The Beirut-born artist has explored the histories of vandalised art and in doing so reveals them afreshVIEW COMMENTSByBen Luke17 March 2022D
iego Velázquez’s painting The Toilet of Venus – or the Rokeby Venus, as everyone calls it – was slashed with a knife in the National Gallery by the suffragette Mary Richardson almost exactly 108 years ago. The response to it in the press and among staff at the National Gallery used terms more akin to descriptions of a murder than an attack on a work of art: the Venus suffered a “cruel wound in the neck”, “a ragged bruise”; she was a “victim”.
When the Beirut-born artist Ali Cherri took on the role of artist-in-residence at the National Gallery and began his research into its collection, this clearly leapt out at him. In the end, he chose to focus his attention on this and four more victims in the gallery’s collection – a Rembrandt self-portrait, Barocci’s The Madonna of the Cat, Poussin’s The Adoration of the Golden Calf, and the Leonardo cartoon – paintings that have all been attacked by members of the public over the years.
It opens up fascinating territory: the violence itself, the nature of our attachment to the paintings, and the way these histories become hidden, through restoration and security concerns about copycat violence, among other things. And, of course, it conjures metaphors aplenty. Everywhere in the National Gallery are images of trauma – wounds on the body of Christ, beheadings in biblical and mythological scenes – and renewal in Resurrections. In past works, Cherri has also pondered the long history of museums as places where works have often been violently removed from their original locations, victims of colonial trauma, spoils of the violence meted out on communities. The National is less of a culprit – but still there are works dismembered from their settings here, shorn of their context and purpose.
All of this feeds into a hugely engaging project in the National titled Ali Cherri: If you prick us, do we not bleed? – a series of historic-looking display cases with abstracted references to the five damaged paintings, in the form of found objects and sculptural creations. There are clear evocations of scientific and anthropological museums here, and Cherri nods to the history of cabinets of curiosities, the wunderkammern of European rulers and aristocrats of the past, filled with precious and strange objects, often gathered from distant colonial realms. Often, they’d include religious relics, and there’s also something of the reliquary about Cherri’s vitrines.
Cherri and the curator Priyesh Mistry are wise to have avoided too obvious a connection with the damaged works they respond to, displaying the cabinets instead in a line through two spaces in the Sainsbury Wing. This in itself is hugely novel in the National, because it only collects paintings – though sculpture richly informed so many of the pictures around Cherri’s installation, the pictures normally exist separate from any three-dimensional art. And there are lovely correspondences between Cherri’s works and those around them: where he riffs on the Poussin, he converts the French Baroque artist’s biblical dancers into a plinth with a sculptural frieze, like the antique friezes that originally inspired them. Nearby, Lorenzo Costa’s Virgin and Child with Saints is teeming with similar reliefs described in paint.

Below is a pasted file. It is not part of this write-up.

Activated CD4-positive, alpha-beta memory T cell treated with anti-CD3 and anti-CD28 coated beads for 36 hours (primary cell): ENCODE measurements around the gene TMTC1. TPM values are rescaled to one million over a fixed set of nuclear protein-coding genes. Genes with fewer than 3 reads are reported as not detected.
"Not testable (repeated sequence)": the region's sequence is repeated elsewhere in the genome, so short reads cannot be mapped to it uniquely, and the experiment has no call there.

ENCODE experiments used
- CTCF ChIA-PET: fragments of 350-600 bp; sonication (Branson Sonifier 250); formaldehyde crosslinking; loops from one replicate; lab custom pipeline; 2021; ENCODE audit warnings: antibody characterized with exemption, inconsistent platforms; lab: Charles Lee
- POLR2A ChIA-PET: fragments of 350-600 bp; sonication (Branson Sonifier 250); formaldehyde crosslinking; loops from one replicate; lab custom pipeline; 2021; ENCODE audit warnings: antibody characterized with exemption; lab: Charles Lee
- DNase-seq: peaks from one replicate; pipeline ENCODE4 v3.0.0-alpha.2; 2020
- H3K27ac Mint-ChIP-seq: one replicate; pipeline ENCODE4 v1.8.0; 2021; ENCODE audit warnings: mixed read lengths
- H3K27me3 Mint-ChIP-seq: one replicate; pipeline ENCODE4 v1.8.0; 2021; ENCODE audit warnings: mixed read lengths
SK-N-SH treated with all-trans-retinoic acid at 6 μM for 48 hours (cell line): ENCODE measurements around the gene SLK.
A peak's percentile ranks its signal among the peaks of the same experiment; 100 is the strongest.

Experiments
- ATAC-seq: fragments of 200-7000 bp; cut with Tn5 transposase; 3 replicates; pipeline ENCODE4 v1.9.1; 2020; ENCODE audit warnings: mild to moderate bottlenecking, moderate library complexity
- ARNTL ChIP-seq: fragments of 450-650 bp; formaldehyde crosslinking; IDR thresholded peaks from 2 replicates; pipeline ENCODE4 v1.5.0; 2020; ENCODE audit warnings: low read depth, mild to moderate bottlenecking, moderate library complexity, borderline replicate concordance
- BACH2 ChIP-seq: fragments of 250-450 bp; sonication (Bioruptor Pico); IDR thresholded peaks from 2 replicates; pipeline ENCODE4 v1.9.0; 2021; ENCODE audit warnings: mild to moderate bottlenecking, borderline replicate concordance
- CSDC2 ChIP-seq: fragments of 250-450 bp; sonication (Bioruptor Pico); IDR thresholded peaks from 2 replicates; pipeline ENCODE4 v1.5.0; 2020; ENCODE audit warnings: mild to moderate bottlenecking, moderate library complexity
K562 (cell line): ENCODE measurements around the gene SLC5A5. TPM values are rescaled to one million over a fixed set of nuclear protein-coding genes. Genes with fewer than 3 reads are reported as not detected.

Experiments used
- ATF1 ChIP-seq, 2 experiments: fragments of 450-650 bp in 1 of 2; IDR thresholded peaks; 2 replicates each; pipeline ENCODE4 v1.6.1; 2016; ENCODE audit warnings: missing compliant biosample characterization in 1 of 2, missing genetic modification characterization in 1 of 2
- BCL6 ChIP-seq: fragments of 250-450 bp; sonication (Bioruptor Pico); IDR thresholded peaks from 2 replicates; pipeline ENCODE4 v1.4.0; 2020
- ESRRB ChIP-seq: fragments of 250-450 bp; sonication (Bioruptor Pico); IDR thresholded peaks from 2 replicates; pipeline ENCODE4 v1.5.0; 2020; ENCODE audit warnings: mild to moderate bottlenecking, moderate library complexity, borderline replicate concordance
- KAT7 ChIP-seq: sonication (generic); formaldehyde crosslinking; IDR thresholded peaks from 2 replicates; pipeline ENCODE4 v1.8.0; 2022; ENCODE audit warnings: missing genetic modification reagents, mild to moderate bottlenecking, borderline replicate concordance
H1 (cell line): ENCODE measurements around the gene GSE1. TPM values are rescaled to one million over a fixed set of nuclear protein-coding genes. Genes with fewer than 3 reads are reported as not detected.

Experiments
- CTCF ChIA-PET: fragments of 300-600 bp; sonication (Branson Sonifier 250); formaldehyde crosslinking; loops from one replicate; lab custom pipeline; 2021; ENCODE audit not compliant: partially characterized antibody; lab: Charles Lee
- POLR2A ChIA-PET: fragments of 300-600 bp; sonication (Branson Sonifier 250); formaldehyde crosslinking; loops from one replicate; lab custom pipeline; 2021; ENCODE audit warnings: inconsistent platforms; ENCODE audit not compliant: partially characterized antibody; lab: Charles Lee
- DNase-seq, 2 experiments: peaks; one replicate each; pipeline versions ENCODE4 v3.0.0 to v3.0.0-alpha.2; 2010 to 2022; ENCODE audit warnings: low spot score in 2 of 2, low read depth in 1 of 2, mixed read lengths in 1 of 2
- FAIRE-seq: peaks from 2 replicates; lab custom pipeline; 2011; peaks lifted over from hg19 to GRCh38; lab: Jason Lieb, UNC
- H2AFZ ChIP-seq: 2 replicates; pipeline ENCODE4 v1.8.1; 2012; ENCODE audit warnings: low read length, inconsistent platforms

Above Cherri’s revellers on the plinth is a gilded lid topped not with a calf but a taxidermied lamb, another religious symbol, of course. But this one has birth defects, with two heads and many legs, a 1920s specimen Cherri found in Italy – like a mythological beast made eerily real. Cherri regards the lamb as representing the Poussin painting after it was vandalised with spray paint in 2011, and calls on an Arabic idiom describing yearning which, literally translated, describes how, in loss, one becomes more “beastly”.
This visual and thematic rupture and intrigue pervades the display. Responding to the Velázquez, Cherri includes in the vitrine a figure from non-Western culture, which are often called “Venuses”, with ceremonial carved markings, and pairs it with a 19th-century European sculptural bust, apparently severed from a body. But he fits the bust with a glass eye, which is reflected, like Venus’s face in Velázquez’s painting, in a mirror. All that remains of the Rembrandt in Cherri’s response is the head, dismembered and realised in a grimly coloured wax, almost mid-melt, and hanging on a brilliantly talon-like hook. In the Leonardo piece, a blown-up facsimile of the gunshot damage sustained by the painting looks like cracked skin around a sore.
The response to the saccharine beauty of Barocci is the simplest and perhaps the best: in the painting, St John the Baptist plays with a goldfinch, a symbol of Christ’s fate, touching it as it flies through the air. Cherri has a plaster hand from a classical sculpture clutching at the same bird, another example of taxidermy, but the bird is against the wooden base of the display case. The hand could be caressing the goldfinch, I suppose, but it looks more like it’s on the brink of crushing it.
Throughout, there are points of tension like this, moments that reveal the opportunity for close reading afforded to artists-in-residence. Cherri has grasped this to produce a deeply thoughtful project, perceptive and quietly irreverent, even subversive. It’s a fresh perspective on a collection I know well, yet one that enriches it – not just the works he chose to respond to, but a wealth of others beyond them.
National Gallery, to June 12, nationalgallery.org.uk